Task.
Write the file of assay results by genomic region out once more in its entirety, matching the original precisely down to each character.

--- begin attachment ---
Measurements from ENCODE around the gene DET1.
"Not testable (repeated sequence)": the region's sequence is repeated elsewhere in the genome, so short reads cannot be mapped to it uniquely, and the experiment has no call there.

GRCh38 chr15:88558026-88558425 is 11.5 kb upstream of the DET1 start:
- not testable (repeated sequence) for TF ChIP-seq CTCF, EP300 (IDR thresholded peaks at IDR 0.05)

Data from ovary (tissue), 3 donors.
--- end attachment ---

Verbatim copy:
Measurements from ENCODE around the gene DET1.
"Not testable (repeated sequence)": the region's sequence is repeated elsewhere in the genome, so short reads cannot be mapped to it uniquely, and the experiment has no call there.

GRCh38 chr15:88558026-88558425 is 11.5 kb upstream of the DET1 start:
- not testable (repeated sequence) for TF ChIP-seq CTCF, EP300 (IDR thresholded peaks at IDR 0.05)

Data from ovary (tissue), 3 donors.